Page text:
image courtesy The Mariners’ Museum, Newport News, VA
The U.S. Supreme Court Chief Justice John Marshall, sitting also on the federal circuit bench in Richmond, presided over the trial of three pirates who, once convicted, were hanged — two of them twice — and then buried, exhumed and electrocuted.
Witnesses for the prosecution included two survivors out of 11 passengers and crew of the brig Crawford, seized by the brigands in the Caribbean. Ringleader Alexander Tardy was already dead and decapitated, his head sent to Baltimore for cranial examinations to determine the cause of his villainy.
The court convened at 10 a.m. on Monday, July 16, 1827, in the Virginia Capitol's Old Hall of the House of Delegates. The trial prompted crowds, making maintaining order difficult.
The courtroom audience didn't perceive the accused Felix Barbeito, José "Courro" Morando and José "Pepe" Cesares as ferocious enough for the indictments of piracy and the murders of Captain Henry Brightman and most of his passengers and crew.
They blamed Tardy.
The appointed defense team included Richmond legal luminary Benjamin Watkins Leigh (as in Leigh Street), a state legislator and future U.S. senator. State's attorney and Richmonder Robert Stanard represented the United States.
The Crawford's fair-haired and engaging first mate Edmund Dobson, his arm in a sling, gave the four-day trial's most compelling testimony. The fateful trip from Providence, R.I., the new ship's third voyage, was to Mantazas, Cuba, to pick up rum, coffee, sugar and molasses for New York City.
Tardy was essentially a high-seas serial killer who, while posing as a physician, mixed arsenic into the sugar ration of passenger ships and then stole from the ill and dying. Tardy blamed the ship's African-American cooks, thereby causing the hanging of one man in Charleston, S.C.
Pursued by authorities, Tardy fled to Cuba. There he assembled a trio of Spanish cutthroats to hijack a ship to Europe. In Mantazas, they charmed their way on board the Crawford, with Tardy again impersonating a physician.
The black cook Stephen Gibbs foiled Tardy's first poisoning attempt by scraping off his "native pepper." Tardy's second effort caused vomiting fits resembling seasickness. His Spanish cohorts favored the bloody expedience of murder. They began at 1:40 a.m. on June 1 by slitting the captain's throat. At daybreak, those left alive were Dobson, Gibbs and a Frenchman, Ferdinand Ginoulhiac. They were forced to clean blood off the deck and sails while the drunken Spaniards celebrated the murders.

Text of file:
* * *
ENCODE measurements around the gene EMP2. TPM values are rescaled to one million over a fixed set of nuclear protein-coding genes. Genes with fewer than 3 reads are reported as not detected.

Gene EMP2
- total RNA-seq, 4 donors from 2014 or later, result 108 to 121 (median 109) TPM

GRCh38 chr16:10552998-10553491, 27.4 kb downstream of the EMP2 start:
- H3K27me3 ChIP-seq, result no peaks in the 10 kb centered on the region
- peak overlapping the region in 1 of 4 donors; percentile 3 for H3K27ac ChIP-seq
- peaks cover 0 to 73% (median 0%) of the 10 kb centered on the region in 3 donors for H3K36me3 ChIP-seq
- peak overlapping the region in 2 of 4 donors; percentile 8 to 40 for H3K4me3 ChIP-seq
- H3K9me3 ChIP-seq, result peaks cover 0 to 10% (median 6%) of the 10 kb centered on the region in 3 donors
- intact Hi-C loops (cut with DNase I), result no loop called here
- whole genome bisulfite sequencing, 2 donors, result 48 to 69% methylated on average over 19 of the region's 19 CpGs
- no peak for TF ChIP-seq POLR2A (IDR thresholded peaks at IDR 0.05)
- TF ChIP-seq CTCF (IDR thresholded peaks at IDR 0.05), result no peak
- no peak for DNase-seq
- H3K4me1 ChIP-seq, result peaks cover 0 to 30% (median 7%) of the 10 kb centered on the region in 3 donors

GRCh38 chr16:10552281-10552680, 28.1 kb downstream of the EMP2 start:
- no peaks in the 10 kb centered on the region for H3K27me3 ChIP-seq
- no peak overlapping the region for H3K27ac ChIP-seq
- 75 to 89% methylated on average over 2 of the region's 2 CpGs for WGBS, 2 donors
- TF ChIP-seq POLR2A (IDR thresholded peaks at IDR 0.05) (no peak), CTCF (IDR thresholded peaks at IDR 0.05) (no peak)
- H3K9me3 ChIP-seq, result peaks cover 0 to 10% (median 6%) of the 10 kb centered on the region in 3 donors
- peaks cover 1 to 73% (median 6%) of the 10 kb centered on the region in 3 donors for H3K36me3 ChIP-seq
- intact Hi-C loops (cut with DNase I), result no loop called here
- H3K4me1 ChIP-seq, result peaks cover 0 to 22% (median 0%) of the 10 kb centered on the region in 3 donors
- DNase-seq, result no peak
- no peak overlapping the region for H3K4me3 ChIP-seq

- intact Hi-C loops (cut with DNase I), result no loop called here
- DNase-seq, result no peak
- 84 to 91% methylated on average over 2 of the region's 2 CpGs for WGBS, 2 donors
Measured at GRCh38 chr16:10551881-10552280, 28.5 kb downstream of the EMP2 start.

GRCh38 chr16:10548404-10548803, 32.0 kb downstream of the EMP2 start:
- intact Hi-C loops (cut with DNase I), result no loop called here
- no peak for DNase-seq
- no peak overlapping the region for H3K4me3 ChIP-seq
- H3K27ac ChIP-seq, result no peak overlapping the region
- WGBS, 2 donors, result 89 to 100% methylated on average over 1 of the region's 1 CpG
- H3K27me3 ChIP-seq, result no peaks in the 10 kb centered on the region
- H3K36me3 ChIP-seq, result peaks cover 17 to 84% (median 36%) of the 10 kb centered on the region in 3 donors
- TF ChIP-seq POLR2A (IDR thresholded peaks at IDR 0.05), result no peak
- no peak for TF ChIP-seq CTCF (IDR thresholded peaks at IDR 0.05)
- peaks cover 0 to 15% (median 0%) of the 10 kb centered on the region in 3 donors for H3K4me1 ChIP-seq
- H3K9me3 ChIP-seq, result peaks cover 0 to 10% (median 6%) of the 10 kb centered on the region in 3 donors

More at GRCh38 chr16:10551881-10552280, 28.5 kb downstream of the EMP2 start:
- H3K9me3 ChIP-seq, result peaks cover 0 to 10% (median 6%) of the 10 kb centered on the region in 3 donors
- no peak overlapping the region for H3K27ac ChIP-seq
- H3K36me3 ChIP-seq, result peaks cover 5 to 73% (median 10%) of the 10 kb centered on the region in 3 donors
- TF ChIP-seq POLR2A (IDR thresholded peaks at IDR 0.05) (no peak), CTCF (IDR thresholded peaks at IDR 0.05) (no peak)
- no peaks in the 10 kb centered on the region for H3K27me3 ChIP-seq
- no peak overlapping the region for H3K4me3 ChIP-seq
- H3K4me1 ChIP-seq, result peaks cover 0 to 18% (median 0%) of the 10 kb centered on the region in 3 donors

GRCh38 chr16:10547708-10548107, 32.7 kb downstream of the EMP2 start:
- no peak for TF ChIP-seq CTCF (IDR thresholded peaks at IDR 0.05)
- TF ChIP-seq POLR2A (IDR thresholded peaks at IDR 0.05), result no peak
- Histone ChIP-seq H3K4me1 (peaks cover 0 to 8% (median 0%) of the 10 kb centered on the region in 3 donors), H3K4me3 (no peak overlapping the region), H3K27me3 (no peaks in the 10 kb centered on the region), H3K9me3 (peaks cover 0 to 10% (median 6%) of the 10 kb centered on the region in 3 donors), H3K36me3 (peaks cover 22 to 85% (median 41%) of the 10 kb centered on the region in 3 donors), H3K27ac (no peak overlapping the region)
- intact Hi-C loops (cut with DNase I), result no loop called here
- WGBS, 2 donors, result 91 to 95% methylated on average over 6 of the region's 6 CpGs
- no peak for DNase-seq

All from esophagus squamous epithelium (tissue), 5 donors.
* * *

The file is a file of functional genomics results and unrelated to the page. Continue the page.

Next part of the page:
Tardy gave Dobson the options of death or of navigating the Crawford to Hamburg, Germany. They'd provision in Norfolk because Tardy was too well known in closer ports. The brig was made to appear Spanish, its name removed and a U.S. flag converted into the Spanish ensign.
By evening on June 12, the Crawford was within 100 yards of Old Point Comfort on the Virginia coast. Under the guise of readying an away boat for Tardy, Dobson grabbed an oar and began paddling to shore.
Dobson reached the military overseeing the construction of Fortress Monroe and told his improbable story to veteran Capt. Nathaniel G. Dana, who dispatched nine men to the vessel.
The Spaniards escaped using a boat somehow liberated from a nearby schooner. Tardy declared that he'd not be taken alive and was later found in his cabin with a slit throat.
Customs officials seized the vessel and took ashore the jittery survivors. A posse captured the fleeing Spaniards in Isle of Wight County.
Not giving testimony in Richmond was Gibbs, the African-American cook, and his absence was scarcely noted.
Separate juries convicted the Spaniards to hang on Aug. 17. During incarceration the pirates admitted their crimes.
They were transported from the Henrico County jail at Main and 22nd streets. Dressed in purple robes with hoods kept in place by nooses, they sat on coffins carried by wagons. The procession wended its way three miles to the prison (where today stands the Virginia Housing Development Authority). Some 5,000 people lined the route, and more crowded around the triple gallows. A minister sermonized on the wages of sin, and a Catholic priest whispered last rites.
When the trap doors sprung, the ropes suspending Cesares and Morando broke. The writhing men were gathered up amid screams from the spectators and were returned to the gallows. The Richmond Enquirer reported this as a melancholy and distressing scene, and many members of the crowd departed out of fear. The two dropped again. The three bodies swayed in the air for an hour.
The pirates were buried nearby. Later that day, however, it was thought they might provide scientific use, so the bodies were exhumed and sent to an armory to test galvanic or electric shock's power to revive a corpse — like in Frankenstein (published 1818).
The dead men told no tales.
Flashback thanks Rick Hatcher, native Richmonder and historian at Fort Sumter National Monument, and Haunts of Richmond's Sandi Bergman.